Moving down to the pants department, here’s what you’ll need to carry with you: Waterproof Pants, breathable (side zipper recommended); Hiking Pants, Fleece Pants, Shorts (optional), Long Underwear with moisture-wicking fabric, normal Underwear with moisture-wicking fabric recommended; 2 Sport Bras (women), Headwear, Brimmed Hat for sun protection; a Knit Hat for warmth, and a Balaclava or Buff for face coverage (optional).

Handwear is essential on this trip, also. So here’s a list of stuff you need to carry with you. A pair of Gloves, warm (waterproof recommended); and thin Gloves. Your footwear must include Hiking Boots that are warm, waterproof, and broken-in; a pair of Gym Shoes, to wear at camp (optional), 3 pairs of Socks—wool or synthetic; 1 Gaiters—waterproof (optional).

Your list of accessories would include Sunglasses or Goggles; Backpack Cover—waterproof (optional); Water Bottle (Nalgene, 32 oz.); a Water Bladder (Camelbak type, 3 liters); a Towel, lightweight, quick-dry (optional); a Pee Bottle, to avoid leaving tent at night (recommended); Stuff Sacks, Dry Bags or Plastic Bags in various sizes to keep gear dry and separate.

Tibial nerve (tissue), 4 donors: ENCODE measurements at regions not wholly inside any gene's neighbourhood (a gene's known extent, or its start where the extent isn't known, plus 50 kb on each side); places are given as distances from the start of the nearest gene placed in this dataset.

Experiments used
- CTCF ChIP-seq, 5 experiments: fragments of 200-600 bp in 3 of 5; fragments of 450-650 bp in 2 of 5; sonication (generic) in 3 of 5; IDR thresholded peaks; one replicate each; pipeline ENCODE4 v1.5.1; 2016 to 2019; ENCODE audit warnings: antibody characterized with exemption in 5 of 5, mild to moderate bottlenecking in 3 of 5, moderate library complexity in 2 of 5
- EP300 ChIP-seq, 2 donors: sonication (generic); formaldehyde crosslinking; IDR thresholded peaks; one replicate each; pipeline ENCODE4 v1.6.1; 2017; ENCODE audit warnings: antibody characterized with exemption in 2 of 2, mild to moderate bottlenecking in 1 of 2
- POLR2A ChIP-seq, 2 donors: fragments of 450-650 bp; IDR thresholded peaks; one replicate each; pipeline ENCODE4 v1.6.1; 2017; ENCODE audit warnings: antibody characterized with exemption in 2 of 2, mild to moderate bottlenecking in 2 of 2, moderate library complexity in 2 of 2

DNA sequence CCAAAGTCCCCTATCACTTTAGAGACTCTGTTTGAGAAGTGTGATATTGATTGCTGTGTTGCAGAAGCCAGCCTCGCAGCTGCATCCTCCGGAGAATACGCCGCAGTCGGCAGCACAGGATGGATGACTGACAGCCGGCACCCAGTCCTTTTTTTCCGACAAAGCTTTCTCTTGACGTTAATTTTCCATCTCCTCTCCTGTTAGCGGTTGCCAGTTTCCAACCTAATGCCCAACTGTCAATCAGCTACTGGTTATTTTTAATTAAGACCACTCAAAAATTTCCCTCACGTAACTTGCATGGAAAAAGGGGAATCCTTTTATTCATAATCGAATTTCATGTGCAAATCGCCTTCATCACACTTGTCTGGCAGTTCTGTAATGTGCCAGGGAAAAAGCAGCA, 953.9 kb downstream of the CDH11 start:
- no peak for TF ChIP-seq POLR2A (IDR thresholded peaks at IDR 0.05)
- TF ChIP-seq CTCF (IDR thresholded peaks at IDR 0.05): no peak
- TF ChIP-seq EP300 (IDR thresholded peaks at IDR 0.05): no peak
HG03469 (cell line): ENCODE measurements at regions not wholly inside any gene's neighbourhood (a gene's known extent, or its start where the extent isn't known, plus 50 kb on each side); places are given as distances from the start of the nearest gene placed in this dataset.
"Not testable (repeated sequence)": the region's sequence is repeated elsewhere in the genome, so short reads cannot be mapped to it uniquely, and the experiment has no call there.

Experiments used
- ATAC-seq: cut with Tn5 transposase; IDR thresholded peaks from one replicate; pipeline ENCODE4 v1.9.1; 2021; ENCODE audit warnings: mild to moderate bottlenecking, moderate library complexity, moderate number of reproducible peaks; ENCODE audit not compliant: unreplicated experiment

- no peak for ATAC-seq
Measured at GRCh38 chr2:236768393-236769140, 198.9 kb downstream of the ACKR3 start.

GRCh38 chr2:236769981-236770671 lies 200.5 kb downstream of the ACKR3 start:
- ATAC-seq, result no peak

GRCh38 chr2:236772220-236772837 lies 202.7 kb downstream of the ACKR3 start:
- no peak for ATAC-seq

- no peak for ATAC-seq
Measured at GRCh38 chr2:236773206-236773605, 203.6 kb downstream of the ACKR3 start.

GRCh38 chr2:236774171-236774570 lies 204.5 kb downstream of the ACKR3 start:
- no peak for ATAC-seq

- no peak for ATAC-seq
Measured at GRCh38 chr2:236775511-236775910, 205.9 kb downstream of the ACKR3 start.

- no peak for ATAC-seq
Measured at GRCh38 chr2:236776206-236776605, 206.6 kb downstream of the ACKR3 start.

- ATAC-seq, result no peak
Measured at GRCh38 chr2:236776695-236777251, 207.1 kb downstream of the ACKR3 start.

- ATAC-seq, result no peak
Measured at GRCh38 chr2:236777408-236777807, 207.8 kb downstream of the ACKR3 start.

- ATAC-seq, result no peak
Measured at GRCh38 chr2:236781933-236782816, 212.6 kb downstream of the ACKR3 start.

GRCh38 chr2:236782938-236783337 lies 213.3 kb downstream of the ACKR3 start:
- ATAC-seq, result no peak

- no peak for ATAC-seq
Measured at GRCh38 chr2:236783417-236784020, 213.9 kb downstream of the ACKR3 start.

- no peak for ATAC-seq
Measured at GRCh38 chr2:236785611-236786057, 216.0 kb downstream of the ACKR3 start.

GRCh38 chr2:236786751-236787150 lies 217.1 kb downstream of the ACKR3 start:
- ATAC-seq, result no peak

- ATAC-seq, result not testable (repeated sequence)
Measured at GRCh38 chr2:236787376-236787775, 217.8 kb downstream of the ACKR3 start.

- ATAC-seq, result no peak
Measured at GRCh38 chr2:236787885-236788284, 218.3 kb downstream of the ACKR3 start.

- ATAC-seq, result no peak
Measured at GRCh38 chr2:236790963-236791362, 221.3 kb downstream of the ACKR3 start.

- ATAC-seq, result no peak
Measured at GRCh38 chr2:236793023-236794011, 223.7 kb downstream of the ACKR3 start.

Your Equipment list will need to include a Sleeping Bag, warm, four seasons; a pair of Trekking Poles, collapsible (highly recommended); Head lamp, with extra batteries; a Duffel bag, 50-90L capacity, for porters to carry your equipment; and a Daypack, 30-35L capacity, for you to carry your personal gear. Please note that this particular item can also be rented on location.

And to conclude this list of items to carry on your Mount Kilimanjaro climb: Toiletries, Prescriptions, Sunscreen, Lip Balm, Insect Repellent containing DEET, First Aid Kit, Hand Sanitizer, Toilet Paper,
Wet Wipes (recommended), Snacks—light-weight, high calorie, high energy (optional); Electrolytes powder or tablets (optional), Camera with extra batteries (optional), Paperwork, Trip Receipt, Passport, Visa (available at JRO), Immunization Papers, Insurance Documents.

Just to help you locate these items, we can recommend a couple of online stores:, and for all of your gear needs.